Intensely focused on reader revenue for more than a decade, The Seattle Times’ success is in large part due to its high quality, local content. The Times made the strategic decision to move its business model away from a reliance on advertising to one that was audience focused more than 10 years ago, long before most of its peers. Today, 70 per cent of The Seattle Times’ revenue – both print and digital – comes from its audience. Brian Veseling tells us the story
“You can have the most sophisticated funnel, the best retention tools on the planet, spend a fortune on your tech stack, but if your content is bad, if you’ve gutted your newsroom, if you’re publishing two or three local stories a day, I say save your money on all your retention efforts because you’re still going to fail,” says Alan Fisco, president of The Seattle Times.
Intensely focused on reader revenue for more than a decade, Fisco credits The Seattle Times’ success in large part to its high quality, local content. Winner of 11 Pulitzer Prizes, the Times has 176 journalists, which makes it the second largest news staff in the western United States after the Los Angeles Times.
Twenty-seven of those positions, or 15 per cent of the total newsroom staffing, are funded through the Times’ philanthropic funding work, which helped them to add 11 newsroom positions in 2022, Fisco said. The past couple of decades have not been without their challenges and hardships, however.
“We, like many of you, have been forced to cut expenses and cut staff over the years as advertising revenues have declined pretty precipitously, but when we’ve done that we’ve tried to do everything we possibly can to protect newsroom positions,” Fisco told participants at WAN-IFRA’s World News Media Congress late last year. The Seattle Times has been locally owned and independent for more than 125 years, he said, adding, “We take great pride in that local ownership and believe it is one of the cornerstones to our success.” Fisco himself has been at the Times for more than 30 years and its president for the past five.
An early decision to focus on reader revenue
The Times made the strategic decision to move its business model away from a reliance on advertising to one that was audience-focused more than 10 years ago, long before most of its peers.
“At that point everybody was still saying digital advertising was going to be the saviour for us,” Fisco said. “What we were seeing was declining rates. Modest growth, but single digit growth. We strongly believed that we needed to make a pivot organisationally and focus on content, which really is our unique differentiator.” Today, 70 per cent of The Seattle Times’ revenue – both print and digital – comes from its audience.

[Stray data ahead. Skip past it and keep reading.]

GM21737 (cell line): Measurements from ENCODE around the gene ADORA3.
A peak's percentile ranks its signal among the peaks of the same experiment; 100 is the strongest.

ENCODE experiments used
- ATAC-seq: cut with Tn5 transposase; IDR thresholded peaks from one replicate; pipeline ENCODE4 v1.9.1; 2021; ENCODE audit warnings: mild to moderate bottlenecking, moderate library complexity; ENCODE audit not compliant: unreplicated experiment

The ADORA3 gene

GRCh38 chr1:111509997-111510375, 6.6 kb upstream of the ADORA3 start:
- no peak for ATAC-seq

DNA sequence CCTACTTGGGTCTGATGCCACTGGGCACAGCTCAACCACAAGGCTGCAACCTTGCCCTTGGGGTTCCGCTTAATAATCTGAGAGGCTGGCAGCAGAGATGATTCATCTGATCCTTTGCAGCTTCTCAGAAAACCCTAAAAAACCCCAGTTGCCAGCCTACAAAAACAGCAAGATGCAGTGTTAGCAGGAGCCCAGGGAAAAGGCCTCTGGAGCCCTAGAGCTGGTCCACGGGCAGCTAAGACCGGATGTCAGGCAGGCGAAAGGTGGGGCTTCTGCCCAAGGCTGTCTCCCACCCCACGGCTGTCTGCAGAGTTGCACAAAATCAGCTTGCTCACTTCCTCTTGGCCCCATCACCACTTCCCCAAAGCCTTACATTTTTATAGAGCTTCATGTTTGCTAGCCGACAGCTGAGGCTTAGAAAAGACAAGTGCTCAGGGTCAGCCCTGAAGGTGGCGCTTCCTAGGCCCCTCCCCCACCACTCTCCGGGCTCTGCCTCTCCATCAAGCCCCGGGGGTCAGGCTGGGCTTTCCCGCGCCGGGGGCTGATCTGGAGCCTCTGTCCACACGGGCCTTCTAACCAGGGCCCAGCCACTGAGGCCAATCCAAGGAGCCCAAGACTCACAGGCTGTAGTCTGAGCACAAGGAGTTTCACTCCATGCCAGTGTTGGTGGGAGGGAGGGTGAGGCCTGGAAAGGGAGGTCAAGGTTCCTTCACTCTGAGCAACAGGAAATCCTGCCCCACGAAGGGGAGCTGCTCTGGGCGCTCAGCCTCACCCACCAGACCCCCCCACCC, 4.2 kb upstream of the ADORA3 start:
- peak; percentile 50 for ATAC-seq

However, Fisco said 70 per cent of that 70 per cent is still coming from the print side of its business. For example, they have 130,000 print subscribers vs about 82,000 digital subscribers.
Advertising represents a further 24 per cent of revenues, and that is split evenly between digital and print. “So, clearly you can see we’re still very dependent on print revenue,” he said.
On the digital side, the paper uses a metered paywall, which it launched in 2013. In 2015, the company invested in a new digital tech stack both front and back-end. “That was a two-year process,” Fisco said. “We’ve spent the years since that installation tweaking it to make it even better.” Those efforts really paid off in 2020 and 2021 as Seattle became the epicentre for the COVID outbreak in the United States.
“We suddenly had this giant influx of page views and digital subscriptions both locally and internationally, and had we not done that work in advance, we would never have seen the growth that we have experienced,” Fisco said.
Inspiring loyalty from readers
Alongside the tech investments, the Times was also doubling-down on its editorial efforts.
“We’ve always focused on retention and loyalty, but our team has spent a lot of time in the last two years focussing on strategies that build habit and thus loyalty with readers,” Fisco added. “We all know content is king,” he continued, “but what we really try to do is inspire loyalty from readers by understanding what very specific content they are coming to frequently in order to deliver more content like that to build frequency and habit.”
For the Times, these efforts go well beyond the newsroom, with a strong cross-departmental collaboration that involves nearly every department aside from production and includes regular data reviews. The Times also has regular weekly meetings about data results as well as a monthly deep dive that looks at performance, both content and author performance, Fisco said.
“That’s done between some of our marketing folks, our data people, and our assistant managing editors to really help them focus on what they need to: what’s working and what’s not, and how they can build on the successes, and hopefully move the needle up,” he said.
‘It’s very easy to overwhelm people with data’
This was not an easy or quick process, Fisco added, saying that one learning he wanted to share for those just getting started in this area is that “it’s very easy to overwhelm people with data. And when we started this process, that’s exactly what happened.” “Keep it simple,” he continued. “Let the data geeks do their deep analysis, but when you are working with the newsroom in particular and other departments who are not used to analytics, you really need to keep it simple or you are going to have a heck of time trying to get them to buy in.”